Server SSL certificates are used to identify servers to clients via SSL (server authentication). Server authentication may be used with or without client authentication. Server authentication is a requirement for an encrypted SSL session.
For example, internet sites that engage in electronic commerce usually support certificate-based server authentication, at a minimum, to establish an encrypted SSL session and to assure customers that they are dealing with a web site identified with a particular company. The encrypted SSL session ensures that personal information sent over the network, such as credit card numbers, cannot easily be intercepted.
S/MIME certificates are used for signed and encrypted email. As with client SSL certificates, the identity of the client is typically assumed to be the same as the identity of a human being, such as an employee in an enterprise. A single certificate may be used as both an S/MIME certificate and an SSL certificate. S/MIME certificates can also be used for form signing and as part of a single sign-on solution.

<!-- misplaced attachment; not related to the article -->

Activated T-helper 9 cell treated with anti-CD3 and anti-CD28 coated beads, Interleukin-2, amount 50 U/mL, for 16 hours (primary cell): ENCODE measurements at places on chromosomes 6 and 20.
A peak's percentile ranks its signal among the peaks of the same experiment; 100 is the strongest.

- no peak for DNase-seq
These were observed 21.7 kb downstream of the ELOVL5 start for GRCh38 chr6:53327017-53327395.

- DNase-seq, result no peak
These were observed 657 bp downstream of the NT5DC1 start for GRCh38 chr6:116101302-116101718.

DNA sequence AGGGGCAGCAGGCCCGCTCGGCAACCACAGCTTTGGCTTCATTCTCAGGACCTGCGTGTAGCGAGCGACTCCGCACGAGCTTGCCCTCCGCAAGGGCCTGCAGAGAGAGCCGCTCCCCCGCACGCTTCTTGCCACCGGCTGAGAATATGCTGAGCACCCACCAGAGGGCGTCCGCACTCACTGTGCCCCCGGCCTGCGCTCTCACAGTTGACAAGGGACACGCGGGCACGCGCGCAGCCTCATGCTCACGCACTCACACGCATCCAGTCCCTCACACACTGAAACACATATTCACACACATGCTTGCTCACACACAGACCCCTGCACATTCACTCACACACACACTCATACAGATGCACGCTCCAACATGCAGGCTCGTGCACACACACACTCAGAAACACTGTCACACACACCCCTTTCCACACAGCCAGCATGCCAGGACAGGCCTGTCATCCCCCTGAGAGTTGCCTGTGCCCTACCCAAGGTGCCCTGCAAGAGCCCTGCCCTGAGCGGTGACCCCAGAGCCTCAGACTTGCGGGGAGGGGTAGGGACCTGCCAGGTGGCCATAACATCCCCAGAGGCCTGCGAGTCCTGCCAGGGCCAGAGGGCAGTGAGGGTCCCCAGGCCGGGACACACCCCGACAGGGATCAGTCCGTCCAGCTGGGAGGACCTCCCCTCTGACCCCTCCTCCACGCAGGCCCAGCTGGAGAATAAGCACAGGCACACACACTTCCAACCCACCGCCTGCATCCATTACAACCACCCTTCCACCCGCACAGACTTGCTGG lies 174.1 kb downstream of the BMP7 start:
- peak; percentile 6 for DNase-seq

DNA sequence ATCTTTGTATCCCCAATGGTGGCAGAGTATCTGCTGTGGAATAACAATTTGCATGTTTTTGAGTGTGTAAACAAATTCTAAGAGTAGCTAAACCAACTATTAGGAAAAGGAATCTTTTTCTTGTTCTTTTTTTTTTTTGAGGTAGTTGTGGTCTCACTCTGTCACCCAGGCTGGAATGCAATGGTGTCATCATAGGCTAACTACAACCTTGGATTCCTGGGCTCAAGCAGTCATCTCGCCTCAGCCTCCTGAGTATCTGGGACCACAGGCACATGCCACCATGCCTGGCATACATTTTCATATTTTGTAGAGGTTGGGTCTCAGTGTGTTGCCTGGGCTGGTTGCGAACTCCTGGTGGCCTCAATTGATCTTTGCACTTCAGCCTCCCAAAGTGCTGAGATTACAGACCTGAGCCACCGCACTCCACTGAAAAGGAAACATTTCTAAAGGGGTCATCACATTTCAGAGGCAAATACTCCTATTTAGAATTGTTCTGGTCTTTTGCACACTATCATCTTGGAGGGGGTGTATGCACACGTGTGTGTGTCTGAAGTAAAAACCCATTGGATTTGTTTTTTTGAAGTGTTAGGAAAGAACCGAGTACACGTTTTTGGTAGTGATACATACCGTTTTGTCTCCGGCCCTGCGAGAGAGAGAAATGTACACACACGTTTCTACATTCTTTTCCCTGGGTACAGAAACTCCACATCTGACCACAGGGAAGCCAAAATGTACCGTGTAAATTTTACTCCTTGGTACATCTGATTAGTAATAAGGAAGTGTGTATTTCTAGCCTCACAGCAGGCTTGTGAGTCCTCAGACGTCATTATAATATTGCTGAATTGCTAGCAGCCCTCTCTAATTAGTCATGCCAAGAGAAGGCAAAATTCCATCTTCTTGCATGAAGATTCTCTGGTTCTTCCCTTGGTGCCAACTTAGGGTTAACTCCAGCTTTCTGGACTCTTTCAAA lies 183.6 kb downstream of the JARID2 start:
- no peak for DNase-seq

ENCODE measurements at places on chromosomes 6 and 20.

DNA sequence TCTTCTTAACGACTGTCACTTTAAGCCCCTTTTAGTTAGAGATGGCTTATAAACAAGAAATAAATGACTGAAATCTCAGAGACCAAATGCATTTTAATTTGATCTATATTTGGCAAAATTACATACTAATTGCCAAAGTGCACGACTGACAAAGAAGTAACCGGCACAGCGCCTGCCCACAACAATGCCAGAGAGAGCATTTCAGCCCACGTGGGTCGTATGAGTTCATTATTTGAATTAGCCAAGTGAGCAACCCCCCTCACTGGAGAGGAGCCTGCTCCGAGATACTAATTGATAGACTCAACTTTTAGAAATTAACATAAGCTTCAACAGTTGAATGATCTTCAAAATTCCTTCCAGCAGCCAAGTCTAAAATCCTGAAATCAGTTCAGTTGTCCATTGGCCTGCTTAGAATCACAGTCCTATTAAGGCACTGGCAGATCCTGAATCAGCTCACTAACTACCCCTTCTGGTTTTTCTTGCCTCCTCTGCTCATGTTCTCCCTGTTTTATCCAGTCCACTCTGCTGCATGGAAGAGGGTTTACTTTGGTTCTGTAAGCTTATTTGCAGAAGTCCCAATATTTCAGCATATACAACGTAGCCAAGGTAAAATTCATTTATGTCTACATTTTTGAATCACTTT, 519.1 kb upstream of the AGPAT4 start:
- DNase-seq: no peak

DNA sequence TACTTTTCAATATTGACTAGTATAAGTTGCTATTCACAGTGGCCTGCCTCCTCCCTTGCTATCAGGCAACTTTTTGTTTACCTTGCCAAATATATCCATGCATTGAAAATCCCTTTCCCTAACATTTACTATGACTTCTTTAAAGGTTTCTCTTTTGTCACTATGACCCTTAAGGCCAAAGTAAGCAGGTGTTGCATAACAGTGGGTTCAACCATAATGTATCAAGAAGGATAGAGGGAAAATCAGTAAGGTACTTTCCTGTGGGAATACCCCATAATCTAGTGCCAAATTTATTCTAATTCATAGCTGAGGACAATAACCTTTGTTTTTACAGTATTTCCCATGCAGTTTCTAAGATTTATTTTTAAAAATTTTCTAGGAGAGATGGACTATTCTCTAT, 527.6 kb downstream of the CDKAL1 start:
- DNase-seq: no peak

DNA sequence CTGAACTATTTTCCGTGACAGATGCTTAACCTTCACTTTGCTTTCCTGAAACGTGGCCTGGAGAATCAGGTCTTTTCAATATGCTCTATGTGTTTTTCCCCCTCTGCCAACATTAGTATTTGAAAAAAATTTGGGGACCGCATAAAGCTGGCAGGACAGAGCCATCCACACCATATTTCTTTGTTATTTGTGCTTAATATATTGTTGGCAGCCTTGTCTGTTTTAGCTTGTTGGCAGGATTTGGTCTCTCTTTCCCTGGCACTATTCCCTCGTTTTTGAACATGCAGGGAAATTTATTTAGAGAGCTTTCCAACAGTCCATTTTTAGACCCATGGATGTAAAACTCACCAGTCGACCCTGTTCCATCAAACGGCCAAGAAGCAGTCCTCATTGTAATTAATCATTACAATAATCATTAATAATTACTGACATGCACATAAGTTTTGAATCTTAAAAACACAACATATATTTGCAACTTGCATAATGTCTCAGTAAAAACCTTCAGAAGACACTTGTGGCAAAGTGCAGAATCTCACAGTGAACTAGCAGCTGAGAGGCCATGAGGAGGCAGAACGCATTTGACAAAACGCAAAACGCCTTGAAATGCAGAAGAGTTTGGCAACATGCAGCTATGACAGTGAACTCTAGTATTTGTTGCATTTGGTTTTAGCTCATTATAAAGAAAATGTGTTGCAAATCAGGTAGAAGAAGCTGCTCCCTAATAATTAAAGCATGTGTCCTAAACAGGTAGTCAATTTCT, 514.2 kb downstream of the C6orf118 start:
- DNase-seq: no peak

For example, a company deploys combined S/MIME and SSL certificates solely for the purpose of authenticating employee identities, thus permitting signed email and client SSL authentication but not encrypted email. Another company issues S/MIME certificates solely for the purpose of both signing and encrypting email that deals with sensitive financial or legal matters.
For example, a software company signs software distributed over the Internet to provide users with some assurance that the software is a legitimate product of that company. Using certificates and digital signatures in this manner can also make it possible for users to identify and control the kind of access downloaded software has to their computers.
CA certificates are used to identify CAs. Client and server software use CA certificates to determine what other certificates can be trusted.
For example, the CA certificates stored in client software determine what other certificates that client can authenticate. An administrator can implement some aspects of corporate security policies by controlling the CA certificates stored in each user’s client.
The contents of certificates supported by Directory Server and many other software companies are organized according to the X.509 v3 certificate specification, which has been recommended by the International Telecommunications Union (ITU), an international standards body, since 1988. Examples in this section show samples of the data and signature sections of a certificate.